The night of April 8, 1942, the members of A Company circled their tanks.  Each tank fired one armor piercing shell into the engine of the tank in front of it.  The tankers next opened up the gasoline valves and dropped hand grenades into the turrets.  The next morning at 7:00 A.M. they became Prisoners of War.
    
The POWs made their way north from Mariveles.  The first five miles of the march were uphill.  At one point, the members of the company had to run past Japanese artillery firing on Corregidor.  They received little water and little food.  When they reached San Fernando, they were put into a bull pen.  In one corner of the bull pen was a trench the POWs were suppose to use as a washroom.  The surface of the trench was alive with maggots.  How long they remained in the bull pen is not known. 
    The Japanese ordered the POWs to form ranks.  They were marched to the train stationed and packed into small wooden boxcars used to haul sugarcane.  Each car could hold forty men or eight horses.  The Japanese  packed 100 POWs into each car.  Those who died remained standing since there was no place for them to fall.  At Capas, the living left the cars and the dead fell to the floors.  They walked the last ten miles to Camp O'Donnell.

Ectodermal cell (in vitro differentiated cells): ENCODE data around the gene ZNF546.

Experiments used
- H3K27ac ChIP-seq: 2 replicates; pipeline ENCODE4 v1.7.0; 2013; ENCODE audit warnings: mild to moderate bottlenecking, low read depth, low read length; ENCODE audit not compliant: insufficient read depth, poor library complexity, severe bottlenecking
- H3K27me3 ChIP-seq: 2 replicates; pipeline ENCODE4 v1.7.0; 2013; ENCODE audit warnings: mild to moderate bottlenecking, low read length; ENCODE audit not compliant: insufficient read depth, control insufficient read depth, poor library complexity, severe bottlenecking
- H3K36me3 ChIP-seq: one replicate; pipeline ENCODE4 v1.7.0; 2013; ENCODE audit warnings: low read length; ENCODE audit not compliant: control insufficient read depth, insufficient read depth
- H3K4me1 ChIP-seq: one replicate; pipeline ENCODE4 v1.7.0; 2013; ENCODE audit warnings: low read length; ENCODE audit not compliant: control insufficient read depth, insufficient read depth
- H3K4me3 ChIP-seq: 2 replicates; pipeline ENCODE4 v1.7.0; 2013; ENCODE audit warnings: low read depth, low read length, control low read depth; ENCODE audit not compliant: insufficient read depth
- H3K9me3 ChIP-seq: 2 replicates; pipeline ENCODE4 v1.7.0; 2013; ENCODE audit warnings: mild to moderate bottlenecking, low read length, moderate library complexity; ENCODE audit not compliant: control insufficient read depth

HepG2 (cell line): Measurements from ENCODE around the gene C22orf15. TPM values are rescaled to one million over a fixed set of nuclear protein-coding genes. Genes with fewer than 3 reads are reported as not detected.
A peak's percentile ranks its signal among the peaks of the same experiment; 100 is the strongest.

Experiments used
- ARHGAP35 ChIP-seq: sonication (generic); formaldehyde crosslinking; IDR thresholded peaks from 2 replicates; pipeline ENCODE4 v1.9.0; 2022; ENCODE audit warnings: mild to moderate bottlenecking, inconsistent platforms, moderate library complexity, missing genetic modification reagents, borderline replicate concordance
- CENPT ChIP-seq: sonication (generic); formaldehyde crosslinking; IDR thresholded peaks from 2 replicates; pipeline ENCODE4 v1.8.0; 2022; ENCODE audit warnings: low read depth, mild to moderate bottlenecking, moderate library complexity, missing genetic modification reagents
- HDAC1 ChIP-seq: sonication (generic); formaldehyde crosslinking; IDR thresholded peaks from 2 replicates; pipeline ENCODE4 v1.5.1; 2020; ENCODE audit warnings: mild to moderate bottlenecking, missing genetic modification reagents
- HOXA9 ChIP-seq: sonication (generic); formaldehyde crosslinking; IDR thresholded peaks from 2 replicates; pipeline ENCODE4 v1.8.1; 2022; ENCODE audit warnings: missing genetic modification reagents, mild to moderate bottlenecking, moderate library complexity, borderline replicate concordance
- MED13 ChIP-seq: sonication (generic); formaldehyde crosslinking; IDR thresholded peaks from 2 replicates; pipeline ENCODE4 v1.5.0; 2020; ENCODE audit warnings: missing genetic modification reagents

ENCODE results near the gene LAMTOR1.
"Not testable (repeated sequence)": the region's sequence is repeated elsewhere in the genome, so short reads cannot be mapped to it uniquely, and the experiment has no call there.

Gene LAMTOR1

Camp O'Donnell was an unfinished Filipino training base.  There was one water faucet for the entire camp.  Men literally died for a drink.  The death rate in the camp began to rise until as many as 55 men dying each day.  The burial detail worked non-stop to bury the dead.  Often, when they returned the next morning, the wild dogs had dug up the bodies or the bodies were sitting up in their graves.
  
    While Donald a POW at Camp O'Donnell, he became ill and was put into the camp hospital.  When the Japanese opened a new POW camp at Cabanatuan to lower the death rate among the POWs, Donald was considered too ill to be moved.  According to the records kept by the medical staff at Camp O'Donnell, Sgt. Donald K. Semrow died from dysentery and malaria on Wednesday, July 22, 1942.  He was buried in the camp cemetery.
    After the war,
at the request of Donald's brother, Francis, the remains of Sgt. Donald K. Semrow were reburied at the new American Cemetery at Manila.   He was buried in Plot N, Row 13, Grave 91.